Decided: February 18, 1994.
STATE OF NEW JERSEY, PLAINTIFF-RESPONDENT,
WILLIAM C. CHRISTENSEN, DEFENDANT-APPELLANT
On appeal from Superior Court of New Jersey, Law Division, Monmouth County.
Skillman, Kestin and Wefing. The opinion of the court was delivered by Skillman, J.A.D.
[270 NJSuper Page 652] The primary issue presented by this appeal is whether a defendant whose probationary sentence was stayed pending the State's appeal, but who commenced serving that sentence when the
[270 NJSuper Page 653]
probation department mistakenly directed him to report, acquired a legitimate expectation in the finality of the probationary sentence which precluded the trial court from sentencing him to a custodial term after the State prevailed on its appeal.
Defendant pled guilty pursuant to a plea agreement to second degree aggravated assault, in violation of N.J.S.A. 2C:12-1b(1). In describing the plea agreement, the prosecutor noted that defendant was exposed to a custodial sentence ranging from five to ten years, with a presumptive term of seven years. However, the trial court sentenced defendant to a noncustodial three year probationary term. Immediately after the court imposed sentence, the prosecutor indicated that the State might take an appeal and asked the court to stay the sentence so that an objection "can not be interposed . . . that the defendant has already commenced serving his particular sentence." The court granted a ten day stay of the sentence "[t]o give the State an opportunity to take an appeal from this second degree crime, if they wish to do so." The State filed a notice of appeal within this ten day period and the court entered an order staying defendant's sentence pending the outcome of the appeal.
We concluded in an unreported opinion that the record did not "support a finding that the custodial sentence mandated by defendant's act would work a serious inJustice which overrides the need to deter such conduct." State v. Christensen, No. A-4049-91T3 (Apr. 5, 1993). Accordingly, we reversed the judgment of conviction and remanded for imposition of an appropriate custodial sentence.
Upon remand, defense counsel moved to bar resentencing on double jeopardy grounds. Defense counsel informed the court that even though defendant's sentence had been stayed pending appeal, the probation department had directed defendant to report and begin serving his probationary term. Defense counsel also represented that he failed to inform defendant that his sentence had been stayed pending appeal and that defendant failed to communicate with him when the probation department directed
[270 NJSuper Page 654]
him to report. Instead, defendant complied with the probation department's directive and commenced serving his probationary sentence, which included reporting to probation, paying fines and attending counseling sessions. Defendant continued on probation for eleven months until our decision on the State's appeal.
The trial court accepted defense counsel's representations that he had not informed defendant of the stay of his sentence pending appeal and that defendant had complied with the probation department's directive to report for probation without communicating with his attorney. However, the court concluded that these circumstances did not bar defendant's resentencing to a custodial term:
It is argued now that the Probation Department apparently unaware of the existence of the Order, called in the Defendant to have him embark upon his probation.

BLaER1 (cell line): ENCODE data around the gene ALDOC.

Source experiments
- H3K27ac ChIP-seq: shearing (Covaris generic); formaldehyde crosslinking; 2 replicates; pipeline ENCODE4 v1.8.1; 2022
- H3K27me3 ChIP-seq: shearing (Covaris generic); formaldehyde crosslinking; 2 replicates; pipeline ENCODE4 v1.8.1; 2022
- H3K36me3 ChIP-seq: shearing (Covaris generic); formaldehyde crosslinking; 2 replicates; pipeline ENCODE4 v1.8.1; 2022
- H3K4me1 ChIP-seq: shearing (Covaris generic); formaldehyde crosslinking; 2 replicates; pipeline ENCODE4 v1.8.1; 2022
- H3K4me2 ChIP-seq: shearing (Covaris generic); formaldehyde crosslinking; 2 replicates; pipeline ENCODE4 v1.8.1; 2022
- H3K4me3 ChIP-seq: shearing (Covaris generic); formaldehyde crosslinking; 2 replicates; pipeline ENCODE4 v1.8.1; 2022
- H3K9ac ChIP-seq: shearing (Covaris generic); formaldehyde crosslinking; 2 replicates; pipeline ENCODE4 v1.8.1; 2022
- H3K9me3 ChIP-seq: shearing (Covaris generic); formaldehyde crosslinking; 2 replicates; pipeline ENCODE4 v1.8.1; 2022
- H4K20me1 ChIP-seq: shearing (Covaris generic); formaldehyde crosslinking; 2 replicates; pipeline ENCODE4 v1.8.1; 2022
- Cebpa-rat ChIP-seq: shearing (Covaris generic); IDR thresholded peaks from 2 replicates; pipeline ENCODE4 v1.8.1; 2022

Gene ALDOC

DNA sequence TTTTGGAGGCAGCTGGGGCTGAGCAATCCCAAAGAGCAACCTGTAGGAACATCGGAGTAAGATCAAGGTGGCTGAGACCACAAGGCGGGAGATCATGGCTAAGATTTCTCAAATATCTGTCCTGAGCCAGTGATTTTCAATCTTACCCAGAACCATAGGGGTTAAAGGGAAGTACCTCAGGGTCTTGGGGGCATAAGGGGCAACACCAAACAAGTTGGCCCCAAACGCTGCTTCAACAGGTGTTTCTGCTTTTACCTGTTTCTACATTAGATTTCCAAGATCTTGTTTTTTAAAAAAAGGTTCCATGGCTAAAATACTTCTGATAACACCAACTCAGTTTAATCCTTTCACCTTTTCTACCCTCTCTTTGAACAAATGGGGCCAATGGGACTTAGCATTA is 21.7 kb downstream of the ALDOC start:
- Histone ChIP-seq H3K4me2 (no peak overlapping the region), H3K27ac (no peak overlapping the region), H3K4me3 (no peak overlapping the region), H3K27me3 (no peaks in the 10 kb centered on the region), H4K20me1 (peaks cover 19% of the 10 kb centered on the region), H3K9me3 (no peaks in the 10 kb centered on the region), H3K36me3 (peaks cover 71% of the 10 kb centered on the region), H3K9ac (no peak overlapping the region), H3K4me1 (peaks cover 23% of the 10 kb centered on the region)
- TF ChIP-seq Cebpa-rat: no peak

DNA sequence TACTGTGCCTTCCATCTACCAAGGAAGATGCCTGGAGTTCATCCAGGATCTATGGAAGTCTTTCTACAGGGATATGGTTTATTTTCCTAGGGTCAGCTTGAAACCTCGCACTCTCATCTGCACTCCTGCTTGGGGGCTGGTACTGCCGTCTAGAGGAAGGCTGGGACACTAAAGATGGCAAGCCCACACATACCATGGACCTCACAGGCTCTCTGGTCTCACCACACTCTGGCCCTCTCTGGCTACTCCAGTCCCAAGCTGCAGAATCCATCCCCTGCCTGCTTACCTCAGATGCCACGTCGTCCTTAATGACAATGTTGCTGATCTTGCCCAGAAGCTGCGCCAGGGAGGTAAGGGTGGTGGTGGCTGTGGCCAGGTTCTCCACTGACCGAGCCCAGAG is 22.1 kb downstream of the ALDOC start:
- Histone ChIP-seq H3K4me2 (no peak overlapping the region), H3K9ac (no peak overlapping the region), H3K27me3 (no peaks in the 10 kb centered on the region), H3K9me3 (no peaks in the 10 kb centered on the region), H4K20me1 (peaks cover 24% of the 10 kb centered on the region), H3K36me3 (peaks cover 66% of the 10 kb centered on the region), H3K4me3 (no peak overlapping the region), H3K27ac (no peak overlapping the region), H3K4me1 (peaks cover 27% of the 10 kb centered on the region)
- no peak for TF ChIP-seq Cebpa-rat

That somehow that mistake or that error . . . made by the Probation Department . . . should nullify the Court order [and] that the double jeopardy principle should apply.
The argument simply in my opinion is not a valid argument at all. [Defendant] was aware of the stay and if he was not aware of the stay, he should have been aware of the stay.
It is incumbent upon him also when he sees that a mistake of that nature is occurring, to take steps to insure that the mistake is not continued; and then certainly not to see that a mistake is made and then take advantage of that particular mistake.
The Order was signed by the Court. It was sent to counsel . . . . [E]verything that had to be done was done. There is no requirement that this particular Order be hand delivered to the Defendant. It was hand delivered or given to his counsel; and I am satisfied that if he did not know about it, he should have known about it.
After denying defendant's motion to bar his resentencing on double jeopardy grounds, the trial court resentenced defendant to a seven year term of imprisonment. The court also indicated that defendant was not entitled to any credit for the eleven months he had spent on probation.
Defendant appeals from his resentencing. We initially heard defendant's appeal on an excessive sentence calendar, R. 2:9-11,
[270 NJSuper Page 655]
but determined after argument that the matter should be placed on a regular calendar for Disposition after full briefing. We affirm the trial court's denial of defendant's motion to bar his resentencing on double jeopardy grounds. However, we remand to the trial court to reconsider defendant's sentence.
Double jeopardy does not attach immediately upon the court's pronouncement of sentence. United States v. DiFrancesco, 449 U.S. 117, 133, 101 S. Ct. 426, 435, 66 L. Ed. 2d 328, 343 (1980); State v. Sanders, 107 N.J. 609, 619, 527 A.2d 442 (1987); State v. Rodriguez, 97 N.J. 263, 270, 478 A.2d 408 (1984). Consequently, the Double Jeopardy Clauses of the United States and New Jersey Constitutions do not bar the government from appealing a criminal sentence. United States v. DiFrancesco, supra, 449 U.S. at 134-36, 101 S. Ct. at 435-36, 66 L. Ed. 2d at 344-45; State v. Sanders, supra, 107 N.J. at 620-21, 527 A.2d 442. Indeed, a sentence may be partially executed without double jeopardy attaching so long as the trial court advises the defendant of the State's right of appeal. Thus, in Sanders the trial court stated that the defendants' sentences would not become final for ten days in order to permit the State to file an appeal, but refused to release the defendants during that ten day period. The Court rejected the defendants' argument that their immediate incarceration upon sentencing, without any opportunity to apply for release on bail, made their sentences final and caused jeopardy to attach: